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ECI Promotes Respectful Dialogue on Disabilities in Politics

  • 30 Dec 2023
  • 8 min read

Source: IE

Why in News?

The Election Commission (EC) has issued guidelines to political parties to use disability and gender sensitive language, and refrain from using derogatory references to persons with disabilities (PwD) in public speeches, campaigns and writings.

What are the Key Guidelines of the EC?

  • Prohibition of Derogatory Language: Political parties and their representatives are urged to refrain from using derogatory, insulting, or offensive references related to disability or PwDs in any public statements, speeches, writings, articles, or campaigns. And make sure that all campaigns remain accessible to all citizens.
  • Avoidance of Ableist Language: Specific terms considered ableist or offensive towards PwDs such as "dumb," "retarded," "blind," "deaf," "lame," etc., are highlighted as language to be avoided.
  • Internal Review and Rectification: All campaign materials, including speeches, social media posts, advertisements, and press releases, should undergo internal review within the political party to identify and rectify instances of offensive language.
  • Declaration of Use of Sensitive Language: Political parties should declare on their websites their commitment to using disability and gender-sensitive language, respecting human equality, equity, dignity, and autonomy.
  • Adoption of Rights-Based Terminology: Parties are encouraged to use rights-based terminologies as outlined in the Convention on Rights of Persons with Disabilities (CRPD).
  • Legal Consequences: Any violation of the guidelines may fall under the provisions of Section 92 of the Rights of Persons with Disabilities Act 2016.

What is the Status of Persons with Disabilities in India?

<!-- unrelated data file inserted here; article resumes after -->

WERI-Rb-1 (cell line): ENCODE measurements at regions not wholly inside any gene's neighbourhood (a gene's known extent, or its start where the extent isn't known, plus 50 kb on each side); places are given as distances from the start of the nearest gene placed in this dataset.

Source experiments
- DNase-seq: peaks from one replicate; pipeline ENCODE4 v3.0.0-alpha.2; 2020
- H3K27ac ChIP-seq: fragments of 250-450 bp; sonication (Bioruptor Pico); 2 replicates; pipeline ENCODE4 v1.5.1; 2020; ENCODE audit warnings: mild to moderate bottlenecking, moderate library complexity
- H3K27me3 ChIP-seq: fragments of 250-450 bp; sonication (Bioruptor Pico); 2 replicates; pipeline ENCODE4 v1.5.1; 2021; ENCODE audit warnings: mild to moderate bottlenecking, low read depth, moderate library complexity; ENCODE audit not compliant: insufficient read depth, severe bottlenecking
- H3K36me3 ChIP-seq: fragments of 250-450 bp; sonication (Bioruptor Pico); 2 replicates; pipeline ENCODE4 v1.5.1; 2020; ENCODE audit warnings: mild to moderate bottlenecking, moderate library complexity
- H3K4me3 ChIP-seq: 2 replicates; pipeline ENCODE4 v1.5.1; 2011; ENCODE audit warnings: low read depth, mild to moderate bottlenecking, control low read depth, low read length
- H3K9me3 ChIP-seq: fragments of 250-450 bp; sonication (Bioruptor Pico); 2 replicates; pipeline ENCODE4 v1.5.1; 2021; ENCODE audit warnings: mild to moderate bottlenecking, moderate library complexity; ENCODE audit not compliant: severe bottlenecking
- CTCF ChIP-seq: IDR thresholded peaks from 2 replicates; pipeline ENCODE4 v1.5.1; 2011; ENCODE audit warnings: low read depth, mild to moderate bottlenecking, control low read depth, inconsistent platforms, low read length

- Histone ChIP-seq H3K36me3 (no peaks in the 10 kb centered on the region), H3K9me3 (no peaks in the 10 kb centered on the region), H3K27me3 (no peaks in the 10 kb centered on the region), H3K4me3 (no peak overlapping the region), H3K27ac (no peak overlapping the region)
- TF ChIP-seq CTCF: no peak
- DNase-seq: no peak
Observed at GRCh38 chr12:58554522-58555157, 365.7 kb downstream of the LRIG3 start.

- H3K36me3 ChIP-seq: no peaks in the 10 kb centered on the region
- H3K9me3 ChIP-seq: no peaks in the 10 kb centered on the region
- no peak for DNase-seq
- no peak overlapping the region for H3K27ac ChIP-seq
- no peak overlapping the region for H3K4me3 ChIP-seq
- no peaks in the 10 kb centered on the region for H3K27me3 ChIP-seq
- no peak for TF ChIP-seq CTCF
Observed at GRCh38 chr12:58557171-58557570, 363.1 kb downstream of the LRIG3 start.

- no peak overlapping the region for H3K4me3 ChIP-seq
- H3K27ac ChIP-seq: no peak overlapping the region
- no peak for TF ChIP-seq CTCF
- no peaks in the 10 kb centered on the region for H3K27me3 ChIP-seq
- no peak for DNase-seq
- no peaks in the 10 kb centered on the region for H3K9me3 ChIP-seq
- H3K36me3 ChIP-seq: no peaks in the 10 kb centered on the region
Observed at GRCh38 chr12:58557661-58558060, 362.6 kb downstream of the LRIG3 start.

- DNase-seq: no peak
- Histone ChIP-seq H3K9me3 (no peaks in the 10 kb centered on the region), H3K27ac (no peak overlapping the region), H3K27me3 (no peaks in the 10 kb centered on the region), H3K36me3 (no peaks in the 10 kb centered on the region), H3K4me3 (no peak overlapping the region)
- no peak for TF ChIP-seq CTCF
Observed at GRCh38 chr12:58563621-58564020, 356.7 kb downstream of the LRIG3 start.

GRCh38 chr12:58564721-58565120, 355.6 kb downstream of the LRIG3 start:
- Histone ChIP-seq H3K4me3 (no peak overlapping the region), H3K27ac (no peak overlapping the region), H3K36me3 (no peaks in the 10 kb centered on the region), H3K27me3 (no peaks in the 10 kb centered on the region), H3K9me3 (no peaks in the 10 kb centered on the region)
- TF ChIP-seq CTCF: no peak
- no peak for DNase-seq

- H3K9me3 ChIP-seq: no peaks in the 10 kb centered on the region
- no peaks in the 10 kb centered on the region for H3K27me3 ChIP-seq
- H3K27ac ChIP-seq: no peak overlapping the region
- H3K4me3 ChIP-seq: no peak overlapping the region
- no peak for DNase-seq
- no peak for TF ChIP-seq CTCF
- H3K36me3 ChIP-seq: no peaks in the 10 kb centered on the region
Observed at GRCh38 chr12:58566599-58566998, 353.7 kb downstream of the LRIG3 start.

• Status: As per the 76th round of National Sample Survey (NSS), 2.21% of the Indian population identifies as having a disability.
    • The incidence of disability is highest in the age group 10-19 years, highlighting the need for early intervention and support.
  • Constitutional and Legislative Framework for PwD in India:
    • Constitution:
      • The Constitution of India ensures equality, freedom, justice and dignity of all individuals through Fundamental Rights and implicitly mandates an inclusive society for all including the persons with disabilities.
      • Article 41 of the Constitution (Directive Principles of State Policy) states that the State shall make effective provision for securing the right to work, to education and to public assistance in cases of unemployment, old age, sickness and disablement, within the limits of its economic capacity and development.
    • Legislation:
      • The Rights of Persons with Disabilities Act, 2016 (RPwD Act) which replaced the Persons with Disabilities (Equal Opportunities, Protection of Rights and Full Participation) Act, 1995, is the most comprehensive legislation for PwDs in India.
        • Government job reservation for PwD is 4%, while in government or aided higher educational institutions, seats reserved for students with disabilities is 5%.
    • Other Related Initiatives:
  • Major Challenges: